Women's Rights (West's Encyclopedia of American Law)
The effort to secure equal rights for women and to remove gender discrimination from laws, institutions, and behavioral patterns.
The women's rights movement began in the nineteenth century with the demand by some women reformers for the right to vote, known as suffrage, and for the same legal rights as men. Though the vote was secured for women by the NINETEENTH AMENDMENT to the U.S. Constitution in 1920, most of the gains women have made in achieving legal equality and ending gender discrimination have come since the 1960s. CIVIL RIGHTS legislation of that era was primarily focused on ensuring that African Americans and other racial minorities secured EQUAL PROTECTION of the laws. However, the inclusion of sex as a protected category under the CIVIL RIGHTS ACT OF 1964 (42 U.S.C.A. § 2000e et seq.) gave women a powerful legal tool to end SEX DISCRIMINATION and to erase cultural stereotypes about females.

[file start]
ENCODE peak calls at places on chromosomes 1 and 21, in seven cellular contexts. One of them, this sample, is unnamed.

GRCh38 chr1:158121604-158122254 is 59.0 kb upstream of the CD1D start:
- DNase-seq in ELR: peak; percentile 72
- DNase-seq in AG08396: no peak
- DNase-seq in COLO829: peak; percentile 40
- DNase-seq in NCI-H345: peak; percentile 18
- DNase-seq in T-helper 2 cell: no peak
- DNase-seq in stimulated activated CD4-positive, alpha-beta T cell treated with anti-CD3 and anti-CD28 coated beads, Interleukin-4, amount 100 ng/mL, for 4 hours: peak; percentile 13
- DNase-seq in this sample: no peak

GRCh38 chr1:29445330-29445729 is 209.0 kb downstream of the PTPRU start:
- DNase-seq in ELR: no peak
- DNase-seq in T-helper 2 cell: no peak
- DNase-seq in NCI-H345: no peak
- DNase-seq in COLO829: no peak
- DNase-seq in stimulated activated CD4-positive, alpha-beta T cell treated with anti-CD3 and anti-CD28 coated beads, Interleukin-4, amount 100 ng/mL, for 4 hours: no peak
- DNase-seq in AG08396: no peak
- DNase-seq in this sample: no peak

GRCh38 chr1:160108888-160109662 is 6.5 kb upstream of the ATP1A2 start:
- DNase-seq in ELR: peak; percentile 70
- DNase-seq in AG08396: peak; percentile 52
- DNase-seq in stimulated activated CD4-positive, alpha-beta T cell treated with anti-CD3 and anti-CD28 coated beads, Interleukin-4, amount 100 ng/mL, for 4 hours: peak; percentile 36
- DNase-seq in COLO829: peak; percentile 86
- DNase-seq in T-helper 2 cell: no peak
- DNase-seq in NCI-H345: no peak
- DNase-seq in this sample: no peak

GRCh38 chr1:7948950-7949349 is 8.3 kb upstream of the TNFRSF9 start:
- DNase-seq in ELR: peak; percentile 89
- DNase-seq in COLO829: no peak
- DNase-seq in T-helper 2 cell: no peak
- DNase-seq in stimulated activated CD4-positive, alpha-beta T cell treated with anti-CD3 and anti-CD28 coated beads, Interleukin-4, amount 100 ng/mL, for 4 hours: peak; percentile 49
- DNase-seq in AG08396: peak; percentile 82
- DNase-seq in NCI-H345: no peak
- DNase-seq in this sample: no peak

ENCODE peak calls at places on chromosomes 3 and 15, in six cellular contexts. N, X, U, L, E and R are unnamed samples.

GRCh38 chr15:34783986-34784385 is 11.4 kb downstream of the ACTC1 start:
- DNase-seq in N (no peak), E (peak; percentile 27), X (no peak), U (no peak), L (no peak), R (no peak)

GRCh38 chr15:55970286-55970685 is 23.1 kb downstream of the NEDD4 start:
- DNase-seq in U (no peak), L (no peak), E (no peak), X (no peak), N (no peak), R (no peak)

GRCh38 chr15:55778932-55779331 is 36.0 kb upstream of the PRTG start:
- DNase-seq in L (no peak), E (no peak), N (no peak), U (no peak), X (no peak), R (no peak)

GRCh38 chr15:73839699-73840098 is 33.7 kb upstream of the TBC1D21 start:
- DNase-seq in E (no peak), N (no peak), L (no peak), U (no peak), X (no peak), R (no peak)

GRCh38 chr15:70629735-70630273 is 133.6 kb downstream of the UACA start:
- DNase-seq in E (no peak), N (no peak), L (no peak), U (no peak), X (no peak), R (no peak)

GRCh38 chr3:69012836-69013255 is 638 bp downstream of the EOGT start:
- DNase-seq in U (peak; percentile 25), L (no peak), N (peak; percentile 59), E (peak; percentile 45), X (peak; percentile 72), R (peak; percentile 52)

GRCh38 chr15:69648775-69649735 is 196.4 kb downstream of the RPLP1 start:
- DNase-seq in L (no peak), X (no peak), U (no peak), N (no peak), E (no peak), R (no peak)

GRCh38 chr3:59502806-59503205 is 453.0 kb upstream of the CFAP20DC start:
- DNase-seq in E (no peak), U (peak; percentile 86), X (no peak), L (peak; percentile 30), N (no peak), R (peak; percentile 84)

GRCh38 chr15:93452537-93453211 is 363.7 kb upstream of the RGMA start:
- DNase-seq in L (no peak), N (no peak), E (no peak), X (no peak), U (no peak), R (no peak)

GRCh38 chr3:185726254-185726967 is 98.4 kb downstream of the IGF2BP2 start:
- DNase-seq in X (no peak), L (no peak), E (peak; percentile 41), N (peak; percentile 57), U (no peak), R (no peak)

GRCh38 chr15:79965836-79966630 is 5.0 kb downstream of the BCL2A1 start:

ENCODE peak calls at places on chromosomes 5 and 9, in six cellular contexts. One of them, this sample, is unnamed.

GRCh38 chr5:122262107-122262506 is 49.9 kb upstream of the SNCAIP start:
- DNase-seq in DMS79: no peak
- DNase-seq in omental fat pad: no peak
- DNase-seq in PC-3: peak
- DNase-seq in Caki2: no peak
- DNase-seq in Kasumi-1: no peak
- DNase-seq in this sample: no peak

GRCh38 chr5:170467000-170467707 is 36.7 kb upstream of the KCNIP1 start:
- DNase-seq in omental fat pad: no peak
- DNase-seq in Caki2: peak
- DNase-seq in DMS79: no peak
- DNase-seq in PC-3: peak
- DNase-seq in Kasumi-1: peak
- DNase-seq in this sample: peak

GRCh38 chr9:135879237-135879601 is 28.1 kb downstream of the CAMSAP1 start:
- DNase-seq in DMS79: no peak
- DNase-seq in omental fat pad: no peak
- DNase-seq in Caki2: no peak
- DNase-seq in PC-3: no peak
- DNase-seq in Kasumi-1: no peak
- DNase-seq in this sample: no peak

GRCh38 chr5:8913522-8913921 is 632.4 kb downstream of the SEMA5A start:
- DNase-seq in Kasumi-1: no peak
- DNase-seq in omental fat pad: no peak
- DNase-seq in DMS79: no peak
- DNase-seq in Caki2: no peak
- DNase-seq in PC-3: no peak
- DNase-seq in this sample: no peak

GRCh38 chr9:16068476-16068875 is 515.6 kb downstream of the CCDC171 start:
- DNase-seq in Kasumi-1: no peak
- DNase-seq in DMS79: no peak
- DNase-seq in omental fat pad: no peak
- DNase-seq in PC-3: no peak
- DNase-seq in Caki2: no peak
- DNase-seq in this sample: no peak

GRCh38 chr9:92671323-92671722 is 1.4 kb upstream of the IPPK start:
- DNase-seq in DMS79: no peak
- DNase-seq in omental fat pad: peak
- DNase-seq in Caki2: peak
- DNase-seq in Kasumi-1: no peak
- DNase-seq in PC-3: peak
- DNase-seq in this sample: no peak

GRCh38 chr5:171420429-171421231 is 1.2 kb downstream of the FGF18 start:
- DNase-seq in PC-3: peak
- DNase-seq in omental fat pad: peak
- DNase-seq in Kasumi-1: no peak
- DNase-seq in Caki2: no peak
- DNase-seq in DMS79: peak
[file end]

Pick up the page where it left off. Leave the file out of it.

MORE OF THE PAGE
The modern women's rights movement began in the 1960s and gained momentum with the development of the scholarly field of FEMINIST JURISPRUDENCE in the 1970s. The quest for women's rights has led to legal challenges in the areas of employment, domestic relations, reproductive rights, education, and CRIMINAL LAW. Although the women's rights movement failed to secure ratification of the EQUAL RIGHTS AMENDMENT (ERA), the courts have generally been receptive to claims that...
(The entire section is 3621 words.)
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